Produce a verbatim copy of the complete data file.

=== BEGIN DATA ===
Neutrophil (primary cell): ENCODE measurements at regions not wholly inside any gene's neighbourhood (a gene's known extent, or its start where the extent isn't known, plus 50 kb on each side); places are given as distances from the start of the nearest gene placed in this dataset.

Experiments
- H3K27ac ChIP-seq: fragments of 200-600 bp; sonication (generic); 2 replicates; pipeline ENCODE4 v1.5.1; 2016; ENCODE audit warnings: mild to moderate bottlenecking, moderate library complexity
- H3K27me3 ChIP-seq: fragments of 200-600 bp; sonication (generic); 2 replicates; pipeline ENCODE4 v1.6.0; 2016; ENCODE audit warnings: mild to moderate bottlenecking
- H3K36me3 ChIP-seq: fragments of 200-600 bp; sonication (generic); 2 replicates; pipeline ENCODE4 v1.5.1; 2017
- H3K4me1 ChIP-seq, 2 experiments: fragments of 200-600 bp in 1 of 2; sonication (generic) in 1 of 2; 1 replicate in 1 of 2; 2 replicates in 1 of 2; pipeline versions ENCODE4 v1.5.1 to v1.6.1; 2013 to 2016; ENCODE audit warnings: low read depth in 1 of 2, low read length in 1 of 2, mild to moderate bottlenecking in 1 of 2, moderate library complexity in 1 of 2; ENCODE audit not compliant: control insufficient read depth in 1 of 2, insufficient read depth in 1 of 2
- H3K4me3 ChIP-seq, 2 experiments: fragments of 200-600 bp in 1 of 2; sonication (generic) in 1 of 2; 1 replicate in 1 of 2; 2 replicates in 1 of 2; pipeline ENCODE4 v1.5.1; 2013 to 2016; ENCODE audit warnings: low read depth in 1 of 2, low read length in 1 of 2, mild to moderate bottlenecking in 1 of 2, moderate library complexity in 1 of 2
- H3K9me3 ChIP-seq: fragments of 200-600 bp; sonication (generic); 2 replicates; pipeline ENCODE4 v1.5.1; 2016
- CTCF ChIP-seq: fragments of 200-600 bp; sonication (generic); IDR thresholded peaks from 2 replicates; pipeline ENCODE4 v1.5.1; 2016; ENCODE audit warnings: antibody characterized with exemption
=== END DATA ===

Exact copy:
Neutrophil (primary cell): ENCODE measurements at regions not wholly inside any gene's neighbourhood (a gene's known extent, or its start where the extent isn't known, plus 50 kb on each side); places are given as distances from the start of the nearest gene placed in this dataset.

Experiments
- H3K27ac ChIP-seq: fragments of 200-600 bp; sonication (generic); 2 replicates; pipeline ENCODE4 v1.5.1; 2016; ENCODE audit warnings: mild to moderate bottlenecking, moderate library complexity
- H3K27me3 ChIP-seq: fragments of 200-600 bp; sonication (generic); 2 replicates; pipeline ENCODE4 v1.6.0; 2016; ENCODE audit warnings: mild to moderate bottlenecking
- H3K36me3 ChIP-seq: fragments of 200-600 bp; sonication (generic); 2 replicates; pipeline ENCODE4 v1.5.1; 2017
- H3K4me1 ChIP-seq, 2 experiments: fragments of 200-600 bp in 1 of 2; sonication (generic) in 1 of 2; 1 replicate in 1 of 2; 2 replicates in 1 of 2; pipeline versions ENCODE4 v1.5.1 to v1.6.1; 2013 to 2016; ENCODE audit warnings: low read depth in 1 of 2, low read length in 1 of 2, mild to moderate bottlenecking in 1 of 2, moderate library complexity in 1 of 2; ENCODE audit not compliant: control insufficient read depth in 1 of 2, insufficient read depth in 1 of 2
- H3K4me3 ChIP-seq, 2 experiments: fragments of 200-600 bp in 1 of 2; sonication (generic) in 1 of 2; 1 replicate in 1 of 2; 2 replicates in 1 of 2; pipeline ENCODE4 v1.5.1; 2013 to 2016; ENCODE audit warnings: low read depth in 1 of 2, low read length in 1 of 2, mild to moderate bottlenecking in 1 of 2, moderate library complexity in 1 of 2
- H3K9me3 ChIP-seq: fragments of 200-600 bp; sonication (generic); 2 replicates; pipeline ENCODE4 v1.5.1; 2016
- CTCF ChIP-seq: fragments of 200-600 bp; sonication (generic); IDR thresholded peaks from 2 replicates; pipeline ENCODE4 v1.5.1; 2016; ENCODE audit warnings: antibody characterized with exemption